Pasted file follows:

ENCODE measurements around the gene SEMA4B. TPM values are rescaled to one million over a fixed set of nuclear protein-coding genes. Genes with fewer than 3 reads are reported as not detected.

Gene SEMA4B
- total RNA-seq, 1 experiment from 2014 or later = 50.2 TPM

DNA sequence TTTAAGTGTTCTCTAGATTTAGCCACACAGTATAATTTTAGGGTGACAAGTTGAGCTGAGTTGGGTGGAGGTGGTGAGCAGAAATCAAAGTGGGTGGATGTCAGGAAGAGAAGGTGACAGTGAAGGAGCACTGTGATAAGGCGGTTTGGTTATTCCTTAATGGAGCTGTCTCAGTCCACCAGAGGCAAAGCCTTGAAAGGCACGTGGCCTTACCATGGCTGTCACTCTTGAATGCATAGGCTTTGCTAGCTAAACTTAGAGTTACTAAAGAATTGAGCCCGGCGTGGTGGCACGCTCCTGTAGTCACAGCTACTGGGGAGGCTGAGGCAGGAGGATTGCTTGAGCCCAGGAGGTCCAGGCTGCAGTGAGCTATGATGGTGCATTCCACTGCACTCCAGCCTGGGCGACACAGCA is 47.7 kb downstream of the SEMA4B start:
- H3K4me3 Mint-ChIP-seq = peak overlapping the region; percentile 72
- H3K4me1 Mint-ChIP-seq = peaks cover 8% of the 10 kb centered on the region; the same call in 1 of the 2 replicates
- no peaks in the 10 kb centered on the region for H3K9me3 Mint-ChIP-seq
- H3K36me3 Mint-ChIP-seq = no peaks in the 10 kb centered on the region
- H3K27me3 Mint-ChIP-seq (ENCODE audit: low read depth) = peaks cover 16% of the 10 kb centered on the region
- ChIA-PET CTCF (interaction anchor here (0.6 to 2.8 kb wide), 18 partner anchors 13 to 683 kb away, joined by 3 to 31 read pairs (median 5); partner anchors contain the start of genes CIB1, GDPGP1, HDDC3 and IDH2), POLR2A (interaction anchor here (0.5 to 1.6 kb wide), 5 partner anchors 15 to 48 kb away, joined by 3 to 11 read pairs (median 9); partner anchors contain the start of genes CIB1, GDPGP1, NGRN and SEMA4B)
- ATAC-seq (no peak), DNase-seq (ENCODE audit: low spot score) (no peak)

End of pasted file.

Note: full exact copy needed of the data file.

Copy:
ENCODE measurements around the gene SEMA4B. TPM values are rescaled to one million over a fixed set of nuclear protein-coding genes. Genes with fewer than 3 reads are reported as not detected.

Gene SEMA4B
- total RNA-seq, 1 experiment from 2014 or later = 50.2 TPM

DNA sequence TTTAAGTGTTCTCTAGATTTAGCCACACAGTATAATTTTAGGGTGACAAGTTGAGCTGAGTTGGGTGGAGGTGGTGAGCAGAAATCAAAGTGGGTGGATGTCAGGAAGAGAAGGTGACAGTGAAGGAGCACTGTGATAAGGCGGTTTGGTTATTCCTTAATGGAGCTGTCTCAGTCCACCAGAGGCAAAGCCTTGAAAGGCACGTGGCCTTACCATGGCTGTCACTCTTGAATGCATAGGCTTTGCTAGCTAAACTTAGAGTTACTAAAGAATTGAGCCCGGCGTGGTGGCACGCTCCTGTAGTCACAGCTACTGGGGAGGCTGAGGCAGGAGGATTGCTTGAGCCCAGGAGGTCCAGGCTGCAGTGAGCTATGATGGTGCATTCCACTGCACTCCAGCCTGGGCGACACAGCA is 47.7 kb downstream of the SEMA4B start:
- H3K4me3 Mint-ChIP-seq = peak overlapping the region; percentile 72
- H3K4me1 Mint-ChIP-seq = peaks cover 8% of the 10 kb centered on the region; the same call in 1 of the 2 replicates
- no peaks in the 10 kb centered on the region for H3K9me3 Mint-ChIP-seq
- H3K36me3 Mint-ChIP-seq = no peaks in the 10 kb centered on the region
- H3K27me3 Mint-ChIP-seq (ENCODE audit: low read depth) = peaks cover 16% of the 10 kb centered on the region
- ChIA-PET CTCF (interaction anchor here (0.6 to 2.8 kb wide), 18 partner anchors 13 to 683 kb away, joined by 3 to 31 read pairs (median 5); partner anchors contain the start of genes CIB1, GDPGP1, HDDC3 and IDH2), POLR2A (interaction anchor here (0.5 to 1.6 kb wide), 5 partner anchors 15 to 48 kb away, joined by 3 to 11 read pairs (median 9); partner anchors contain the start of genes CIB1, GDPGP1, NGRN and SEMA4B)
- ATAC-seq (no peak), DNase-seq (ENCODE audit: low spot score) (no peak)